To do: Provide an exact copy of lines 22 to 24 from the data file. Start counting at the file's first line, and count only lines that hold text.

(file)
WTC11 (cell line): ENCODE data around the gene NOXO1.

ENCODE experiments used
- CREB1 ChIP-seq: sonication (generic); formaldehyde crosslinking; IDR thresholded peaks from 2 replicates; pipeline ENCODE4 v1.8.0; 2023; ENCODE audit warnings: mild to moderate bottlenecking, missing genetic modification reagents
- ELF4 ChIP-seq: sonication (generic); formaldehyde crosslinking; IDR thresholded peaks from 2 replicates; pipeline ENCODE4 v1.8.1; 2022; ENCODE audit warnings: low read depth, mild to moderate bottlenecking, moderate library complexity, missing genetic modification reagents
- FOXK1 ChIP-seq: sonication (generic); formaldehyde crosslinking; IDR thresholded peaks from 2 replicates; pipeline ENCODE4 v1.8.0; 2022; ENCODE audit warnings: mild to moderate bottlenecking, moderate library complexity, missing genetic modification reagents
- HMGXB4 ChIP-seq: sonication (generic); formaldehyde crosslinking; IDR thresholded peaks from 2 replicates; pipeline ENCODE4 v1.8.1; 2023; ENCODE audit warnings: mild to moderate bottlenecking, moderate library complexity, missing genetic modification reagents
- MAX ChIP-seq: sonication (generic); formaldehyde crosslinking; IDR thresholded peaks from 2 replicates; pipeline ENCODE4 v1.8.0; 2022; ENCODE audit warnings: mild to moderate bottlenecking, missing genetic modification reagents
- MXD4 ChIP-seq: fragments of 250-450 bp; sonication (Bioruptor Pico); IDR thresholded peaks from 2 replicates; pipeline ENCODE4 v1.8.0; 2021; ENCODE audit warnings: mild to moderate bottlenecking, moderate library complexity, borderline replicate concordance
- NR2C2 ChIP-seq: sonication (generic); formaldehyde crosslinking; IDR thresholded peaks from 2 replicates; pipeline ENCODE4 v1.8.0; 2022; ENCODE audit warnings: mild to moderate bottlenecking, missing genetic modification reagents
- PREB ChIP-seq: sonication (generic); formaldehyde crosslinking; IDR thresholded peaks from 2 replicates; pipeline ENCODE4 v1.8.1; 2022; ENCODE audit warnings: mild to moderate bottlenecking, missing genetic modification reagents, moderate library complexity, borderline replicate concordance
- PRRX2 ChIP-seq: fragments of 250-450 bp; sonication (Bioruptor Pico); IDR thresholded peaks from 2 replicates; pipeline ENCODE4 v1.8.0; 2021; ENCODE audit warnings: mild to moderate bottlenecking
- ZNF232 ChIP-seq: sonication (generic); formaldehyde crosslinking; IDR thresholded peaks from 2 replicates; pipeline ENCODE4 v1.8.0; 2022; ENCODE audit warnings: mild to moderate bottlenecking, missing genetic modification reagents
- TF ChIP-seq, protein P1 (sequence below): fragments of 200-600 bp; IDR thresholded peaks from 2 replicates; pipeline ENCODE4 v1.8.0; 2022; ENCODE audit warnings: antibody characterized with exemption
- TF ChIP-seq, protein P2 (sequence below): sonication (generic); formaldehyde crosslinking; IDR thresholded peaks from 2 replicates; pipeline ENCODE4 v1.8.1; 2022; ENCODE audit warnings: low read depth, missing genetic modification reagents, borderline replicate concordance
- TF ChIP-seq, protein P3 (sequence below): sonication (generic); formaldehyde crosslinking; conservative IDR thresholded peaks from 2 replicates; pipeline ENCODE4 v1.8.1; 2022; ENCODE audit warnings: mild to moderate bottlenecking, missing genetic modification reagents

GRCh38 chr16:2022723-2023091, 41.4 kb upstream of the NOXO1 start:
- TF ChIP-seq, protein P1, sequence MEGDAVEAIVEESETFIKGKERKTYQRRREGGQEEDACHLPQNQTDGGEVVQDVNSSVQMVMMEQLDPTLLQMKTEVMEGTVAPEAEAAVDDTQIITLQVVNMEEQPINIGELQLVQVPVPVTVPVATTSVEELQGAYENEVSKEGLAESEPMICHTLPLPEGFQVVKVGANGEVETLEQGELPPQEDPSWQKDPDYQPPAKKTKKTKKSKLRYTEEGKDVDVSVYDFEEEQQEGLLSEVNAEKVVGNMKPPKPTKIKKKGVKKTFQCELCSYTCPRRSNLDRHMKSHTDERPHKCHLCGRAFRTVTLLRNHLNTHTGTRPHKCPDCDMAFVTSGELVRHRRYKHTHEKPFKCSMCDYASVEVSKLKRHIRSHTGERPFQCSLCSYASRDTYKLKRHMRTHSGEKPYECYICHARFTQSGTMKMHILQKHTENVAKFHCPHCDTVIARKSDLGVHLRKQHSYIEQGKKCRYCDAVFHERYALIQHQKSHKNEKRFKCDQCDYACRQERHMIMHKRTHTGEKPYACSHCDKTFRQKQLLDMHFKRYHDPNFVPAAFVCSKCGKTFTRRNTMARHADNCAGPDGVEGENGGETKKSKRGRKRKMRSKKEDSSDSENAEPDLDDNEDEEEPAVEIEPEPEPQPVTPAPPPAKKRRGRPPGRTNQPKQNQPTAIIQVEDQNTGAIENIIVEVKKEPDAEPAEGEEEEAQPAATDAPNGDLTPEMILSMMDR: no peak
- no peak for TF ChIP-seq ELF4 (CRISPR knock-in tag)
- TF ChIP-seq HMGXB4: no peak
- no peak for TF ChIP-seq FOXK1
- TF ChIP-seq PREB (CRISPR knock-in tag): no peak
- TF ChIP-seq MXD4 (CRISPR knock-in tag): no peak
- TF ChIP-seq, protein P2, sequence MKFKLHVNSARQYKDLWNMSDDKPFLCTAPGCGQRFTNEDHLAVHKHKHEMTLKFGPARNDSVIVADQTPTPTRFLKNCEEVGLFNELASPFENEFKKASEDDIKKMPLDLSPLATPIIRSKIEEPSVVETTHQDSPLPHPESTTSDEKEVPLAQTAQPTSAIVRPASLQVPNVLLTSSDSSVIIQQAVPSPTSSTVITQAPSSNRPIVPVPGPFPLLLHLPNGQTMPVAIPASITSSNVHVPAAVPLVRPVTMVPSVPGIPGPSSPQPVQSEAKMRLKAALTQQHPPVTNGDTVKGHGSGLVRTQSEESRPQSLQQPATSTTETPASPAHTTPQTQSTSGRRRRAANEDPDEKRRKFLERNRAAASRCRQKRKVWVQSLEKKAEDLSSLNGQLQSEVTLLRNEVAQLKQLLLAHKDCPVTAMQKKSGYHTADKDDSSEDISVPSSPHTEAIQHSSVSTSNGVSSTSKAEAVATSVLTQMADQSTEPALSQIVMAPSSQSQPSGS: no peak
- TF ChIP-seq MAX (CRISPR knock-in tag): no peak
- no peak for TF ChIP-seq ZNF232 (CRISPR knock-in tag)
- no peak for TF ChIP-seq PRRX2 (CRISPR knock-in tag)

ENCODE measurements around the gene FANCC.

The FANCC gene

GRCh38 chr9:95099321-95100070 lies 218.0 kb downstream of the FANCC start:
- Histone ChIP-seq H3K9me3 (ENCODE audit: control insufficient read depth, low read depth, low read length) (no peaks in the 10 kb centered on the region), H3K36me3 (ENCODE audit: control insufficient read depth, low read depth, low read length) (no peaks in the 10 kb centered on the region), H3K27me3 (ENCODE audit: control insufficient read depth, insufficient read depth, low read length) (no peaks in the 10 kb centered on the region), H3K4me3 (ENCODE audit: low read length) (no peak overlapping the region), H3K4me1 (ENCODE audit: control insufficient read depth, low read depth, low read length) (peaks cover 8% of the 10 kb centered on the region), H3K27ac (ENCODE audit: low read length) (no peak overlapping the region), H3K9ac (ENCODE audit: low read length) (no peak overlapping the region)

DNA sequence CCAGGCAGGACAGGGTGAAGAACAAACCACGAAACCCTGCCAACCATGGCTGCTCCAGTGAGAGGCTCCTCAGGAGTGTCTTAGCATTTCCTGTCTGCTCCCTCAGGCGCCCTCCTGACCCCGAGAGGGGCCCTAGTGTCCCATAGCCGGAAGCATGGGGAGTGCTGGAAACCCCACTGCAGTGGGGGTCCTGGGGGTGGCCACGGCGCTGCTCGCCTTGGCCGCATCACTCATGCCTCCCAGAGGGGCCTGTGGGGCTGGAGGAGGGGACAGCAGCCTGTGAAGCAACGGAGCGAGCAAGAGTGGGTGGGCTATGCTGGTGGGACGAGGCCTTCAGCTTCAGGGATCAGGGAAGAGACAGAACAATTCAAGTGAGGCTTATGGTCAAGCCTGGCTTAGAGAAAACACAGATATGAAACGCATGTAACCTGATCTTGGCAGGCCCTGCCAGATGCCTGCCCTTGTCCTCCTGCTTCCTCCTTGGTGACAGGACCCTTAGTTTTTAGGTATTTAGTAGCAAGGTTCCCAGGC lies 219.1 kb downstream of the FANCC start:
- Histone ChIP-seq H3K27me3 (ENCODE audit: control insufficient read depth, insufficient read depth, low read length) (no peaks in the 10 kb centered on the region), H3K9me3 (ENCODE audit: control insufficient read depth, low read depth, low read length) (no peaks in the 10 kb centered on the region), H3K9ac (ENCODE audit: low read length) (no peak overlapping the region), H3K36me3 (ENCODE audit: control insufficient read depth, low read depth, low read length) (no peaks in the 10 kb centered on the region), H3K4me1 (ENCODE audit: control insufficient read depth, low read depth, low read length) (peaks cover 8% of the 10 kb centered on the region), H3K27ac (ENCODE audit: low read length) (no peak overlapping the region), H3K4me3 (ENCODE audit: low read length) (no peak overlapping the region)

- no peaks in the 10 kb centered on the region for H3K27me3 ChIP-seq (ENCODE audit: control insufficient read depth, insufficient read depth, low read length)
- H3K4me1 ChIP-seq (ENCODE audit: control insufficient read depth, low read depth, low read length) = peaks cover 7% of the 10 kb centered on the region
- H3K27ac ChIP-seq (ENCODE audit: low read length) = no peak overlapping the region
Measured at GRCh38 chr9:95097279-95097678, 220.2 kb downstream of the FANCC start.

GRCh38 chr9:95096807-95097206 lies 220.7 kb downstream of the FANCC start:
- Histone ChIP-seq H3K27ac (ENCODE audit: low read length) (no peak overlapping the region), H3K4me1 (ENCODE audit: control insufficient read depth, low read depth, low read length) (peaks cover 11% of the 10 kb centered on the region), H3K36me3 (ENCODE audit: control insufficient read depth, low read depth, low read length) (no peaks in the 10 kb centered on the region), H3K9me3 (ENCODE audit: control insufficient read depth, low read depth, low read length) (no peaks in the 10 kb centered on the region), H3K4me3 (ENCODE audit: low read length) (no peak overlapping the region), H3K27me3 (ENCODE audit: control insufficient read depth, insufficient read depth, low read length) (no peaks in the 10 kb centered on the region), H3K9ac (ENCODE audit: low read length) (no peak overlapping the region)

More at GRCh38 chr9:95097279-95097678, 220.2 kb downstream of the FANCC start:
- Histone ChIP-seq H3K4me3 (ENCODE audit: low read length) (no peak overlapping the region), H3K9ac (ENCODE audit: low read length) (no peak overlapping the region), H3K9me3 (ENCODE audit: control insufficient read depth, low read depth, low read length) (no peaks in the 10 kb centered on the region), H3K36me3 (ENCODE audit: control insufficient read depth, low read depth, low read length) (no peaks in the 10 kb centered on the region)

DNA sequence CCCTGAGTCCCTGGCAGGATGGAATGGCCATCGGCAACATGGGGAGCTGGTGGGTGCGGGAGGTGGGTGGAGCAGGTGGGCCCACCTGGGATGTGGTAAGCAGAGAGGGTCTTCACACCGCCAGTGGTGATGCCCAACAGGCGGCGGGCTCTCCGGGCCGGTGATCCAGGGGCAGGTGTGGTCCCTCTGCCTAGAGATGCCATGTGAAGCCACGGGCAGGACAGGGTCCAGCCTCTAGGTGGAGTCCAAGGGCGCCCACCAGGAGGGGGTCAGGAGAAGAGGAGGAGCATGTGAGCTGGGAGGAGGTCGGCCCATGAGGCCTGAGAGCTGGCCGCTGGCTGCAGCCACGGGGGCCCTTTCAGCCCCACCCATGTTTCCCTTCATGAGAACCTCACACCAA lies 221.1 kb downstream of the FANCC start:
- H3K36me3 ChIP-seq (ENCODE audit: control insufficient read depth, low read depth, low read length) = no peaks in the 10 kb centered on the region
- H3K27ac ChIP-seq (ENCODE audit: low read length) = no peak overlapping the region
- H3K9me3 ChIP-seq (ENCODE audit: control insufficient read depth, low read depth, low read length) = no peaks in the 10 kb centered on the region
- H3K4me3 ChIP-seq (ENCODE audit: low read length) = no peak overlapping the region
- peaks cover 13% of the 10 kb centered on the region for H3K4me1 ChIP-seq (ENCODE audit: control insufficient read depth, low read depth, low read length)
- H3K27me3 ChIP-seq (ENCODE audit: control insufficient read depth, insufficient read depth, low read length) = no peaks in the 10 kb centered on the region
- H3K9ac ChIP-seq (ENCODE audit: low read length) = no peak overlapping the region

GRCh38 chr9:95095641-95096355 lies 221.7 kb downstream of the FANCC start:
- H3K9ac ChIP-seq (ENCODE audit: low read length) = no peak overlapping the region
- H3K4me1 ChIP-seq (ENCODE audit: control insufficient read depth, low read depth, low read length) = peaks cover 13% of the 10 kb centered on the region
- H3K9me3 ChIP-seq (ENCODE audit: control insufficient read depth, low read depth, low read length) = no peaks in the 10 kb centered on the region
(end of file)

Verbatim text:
- TF ChIP-seq MXD4 (CRISPR knock-in tag): no peak
- TF ChIP-seq, protein P2, sequence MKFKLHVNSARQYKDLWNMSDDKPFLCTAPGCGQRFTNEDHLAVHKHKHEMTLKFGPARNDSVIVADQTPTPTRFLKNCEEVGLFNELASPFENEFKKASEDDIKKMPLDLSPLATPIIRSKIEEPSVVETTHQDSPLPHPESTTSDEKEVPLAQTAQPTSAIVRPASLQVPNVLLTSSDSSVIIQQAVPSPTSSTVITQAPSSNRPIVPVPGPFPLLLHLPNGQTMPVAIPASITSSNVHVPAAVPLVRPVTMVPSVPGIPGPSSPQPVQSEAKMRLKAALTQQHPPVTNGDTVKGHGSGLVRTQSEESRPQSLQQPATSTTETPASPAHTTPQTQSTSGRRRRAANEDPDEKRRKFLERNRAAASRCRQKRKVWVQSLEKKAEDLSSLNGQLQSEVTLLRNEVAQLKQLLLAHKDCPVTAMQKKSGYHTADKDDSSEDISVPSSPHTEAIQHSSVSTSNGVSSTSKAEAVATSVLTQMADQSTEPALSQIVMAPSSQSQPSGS: no peak
- TF ChIP-seq MAX (CRISPR knock-in tag): no peak